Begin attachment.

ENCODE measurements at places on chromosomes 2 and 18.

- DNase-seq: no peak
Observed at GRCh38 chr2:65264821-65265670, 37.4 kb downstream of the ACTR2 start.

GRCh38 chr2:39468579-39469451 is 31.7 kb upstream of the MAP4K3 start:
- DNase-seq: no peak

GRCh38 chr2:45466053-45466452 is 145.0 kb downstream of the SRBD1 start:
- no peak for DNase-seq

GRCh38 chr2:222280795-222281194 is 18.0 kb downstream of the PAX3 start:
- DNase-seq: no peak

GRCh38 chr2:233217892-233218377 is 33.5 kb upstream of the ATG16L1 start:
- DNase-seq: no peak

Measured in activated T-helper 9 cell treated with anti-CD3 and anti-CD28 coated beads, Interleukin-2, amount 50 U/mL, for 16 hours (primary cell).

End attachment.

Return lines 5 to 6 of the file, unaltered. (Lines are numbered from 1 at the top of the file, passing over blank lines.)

- DNase-seq: no peak

GRCh38 chr2:45466053-45466452 is 145.0 kb downstream of the SRBD1 start: